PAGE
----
Israel had grown accustomed to an absence of terrorist attacks in its cities: so the bloody murder of four worshippers and wounding of eight more at a Jerusalem synagogue on Tuesday was a shock. It illuminates the fragile, fractious state of the country, including the fact that the cabinet is riven, and may collapse soon.
In the small town of San Dona di Piave near Venice last Friday, an imam, Raoudi Albdelbar, asked Allah to, “Kill them all (the Jews), down to the last one; make poison of their food; transform the air that they breath into flames, and put terror in their hearts.” The imam was so proud of his sermon that he made a video of it and posted it on his Facebook page — from where it went viral. Earlier this week, Italian antiterrorist police showed up and arrested the imam on charges of inciting violence, and began the process of expelling him to his native Morocco.
The existential vise in which the state of Israel lives is tightening as the civilian body count and property destruction in the Gaza Strip mount. The latest war between Israel and Hamas is further testament to the historical fact that Israel’s forefathers had to conquer the land that today’s Israelis dwell in and ferociously defend. What hope is left of finding a lasting settlement with the Arabs?
After Asher Susser, an Israeli scholar and one of his country’s foremost experts on Middle Eastern affairs, gave a talk in Oslo a few years ago, an audience member asked him a question: How soon, once a Palestinian state is created, will Israel and Palestine unite to form one country? “Twenty-four hours!” Susser said he replied. “Twenty-four hours after Norway and Sweden unite into one Scandinavian state!”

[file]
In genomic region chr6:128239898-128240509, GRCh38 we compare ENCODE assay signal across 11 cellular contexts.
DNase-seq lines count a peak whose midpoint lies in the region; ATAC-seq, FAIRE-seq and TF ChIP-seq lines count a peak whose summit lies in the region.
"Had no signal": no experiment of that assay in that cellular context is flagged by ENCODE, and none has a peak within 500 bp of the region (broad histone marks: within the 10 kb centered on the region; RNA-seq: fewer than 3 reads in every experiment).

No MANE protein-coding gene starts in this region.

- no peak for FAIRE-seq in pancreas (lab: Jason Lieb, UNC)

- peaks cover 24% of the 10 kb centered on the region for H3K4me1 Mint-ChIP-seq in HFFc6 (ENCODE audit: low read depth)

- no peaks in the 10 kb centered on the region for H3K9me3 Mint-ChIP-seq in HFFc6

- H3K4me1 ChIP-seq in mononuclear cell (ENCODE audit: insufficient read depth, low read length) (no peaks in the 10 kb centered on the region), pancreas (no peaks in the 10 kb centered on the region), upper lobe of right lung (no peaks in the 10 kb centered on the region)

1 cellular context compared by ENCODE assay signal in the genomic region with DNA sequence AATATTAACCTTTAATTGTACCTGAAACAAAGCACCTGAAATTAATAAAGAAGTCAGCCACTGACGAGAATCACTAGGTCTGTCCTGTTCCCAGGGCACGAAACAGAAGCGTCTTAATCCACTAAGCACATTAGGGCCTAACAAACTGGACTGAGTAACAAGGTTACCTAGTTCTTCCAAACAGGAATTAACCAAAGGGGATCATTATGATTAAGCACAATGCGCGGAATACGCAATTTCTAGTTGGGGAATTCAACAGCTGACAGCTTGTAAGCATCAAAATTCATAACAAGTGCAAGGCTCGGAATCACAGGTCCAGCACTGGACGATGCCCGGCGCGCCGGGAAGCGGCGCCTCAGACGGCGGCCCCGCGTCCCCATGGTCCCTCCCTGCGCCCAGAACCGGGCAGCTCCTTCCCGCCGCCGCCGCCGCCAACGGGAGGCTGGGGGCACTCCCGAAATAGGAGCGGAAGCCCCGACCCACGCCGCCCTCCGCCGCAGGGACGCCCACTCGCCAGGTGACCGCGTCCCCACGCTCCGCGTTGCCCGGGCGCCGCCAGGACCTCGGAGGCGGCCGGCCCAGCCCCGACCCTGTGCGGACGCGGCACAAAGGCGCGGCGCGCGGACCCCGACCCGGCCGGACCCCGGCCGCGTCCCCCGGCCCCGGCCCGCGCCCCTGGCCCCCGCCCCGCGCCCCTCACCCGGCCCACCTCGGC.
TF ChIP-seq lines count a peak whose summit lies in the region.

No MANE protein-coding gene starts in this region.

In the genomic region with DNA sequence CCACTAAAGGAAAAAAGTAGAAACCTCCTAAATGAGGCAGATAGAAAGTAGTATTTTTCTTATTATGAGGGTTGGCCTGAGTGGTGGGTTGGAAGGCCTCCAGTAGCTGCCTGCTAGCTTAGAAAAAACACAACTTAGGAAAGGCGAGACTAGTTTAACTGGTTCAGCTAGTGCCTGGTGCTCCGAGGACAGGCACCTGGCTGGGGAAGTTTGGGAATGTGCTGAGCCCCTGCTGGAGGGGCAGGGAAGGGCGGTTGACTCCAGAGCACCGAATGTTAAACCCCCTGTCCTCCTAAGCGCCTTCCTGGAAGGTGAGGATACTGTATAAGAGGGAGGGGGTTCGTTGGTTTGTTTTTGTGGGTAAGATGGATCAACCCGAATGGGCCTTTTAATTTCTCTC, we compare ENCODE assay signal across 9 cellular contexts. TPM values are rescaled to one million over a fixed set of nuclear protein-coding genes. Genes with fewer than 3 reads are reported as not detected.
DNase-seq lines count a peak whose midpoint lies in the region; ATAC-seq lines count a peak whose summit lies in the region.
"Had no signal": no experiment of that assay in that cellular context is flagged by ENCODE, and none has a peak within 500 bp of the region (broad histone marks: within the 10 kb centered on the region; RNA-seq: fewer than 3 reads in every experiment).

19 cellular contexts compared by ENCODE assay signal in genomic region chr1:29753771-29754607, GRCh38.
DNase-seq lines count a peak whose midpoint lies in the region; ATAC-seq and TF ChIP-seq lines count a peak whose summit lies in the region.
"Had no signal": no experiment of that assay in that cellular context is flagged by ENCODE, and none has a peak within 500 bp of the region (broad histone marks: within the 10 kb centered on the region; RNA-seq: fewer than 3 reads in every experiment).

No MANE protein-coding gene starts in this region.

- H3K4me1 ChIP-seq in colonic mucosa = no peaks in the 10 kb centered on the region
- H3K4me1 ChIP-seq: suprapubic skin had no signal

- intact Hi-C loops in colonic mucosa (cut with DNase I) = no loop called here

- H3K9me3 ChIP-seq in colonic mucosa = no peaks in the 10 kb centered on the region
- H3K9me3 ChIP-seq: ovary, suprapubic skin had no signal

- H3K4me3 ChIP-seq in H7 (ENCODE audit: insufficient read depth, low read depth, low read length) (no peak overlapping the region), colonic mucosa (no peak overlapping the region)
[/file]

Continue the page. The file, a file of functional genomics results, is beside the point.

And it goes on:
The Tunisian Foreign Minister, Rafik Abdesslem, visited Gaza last week to give a speech. Abdesslem, who spent many years in exile studying international relations at the University of Westminster in London, is an intellectual with little adult experience of the rougher side of the Middle East.
For most of the world, the memory of the slaughter of the Jews, pursued with such disciplined ferocity to the bitter end, demands respect. It gets it, not just in the thousands of records of the event, but in art, too. Primo Levi, the Milanese Jew who survived Auschwitz itself, wrote memoirs (If This Is a Man; The Truce) and novels (The Wrench; If Not Now, When?) that have the power of understated horror and serve as a kind of standard for all others. Films – Roman Polanski’s The Pianist (2002) and Stephen Daldry’s The Reader (2008) – two of the better known of the past decade – are somber, tragic affairs, the subject matter with which they work precluding anything approaching a happy ending.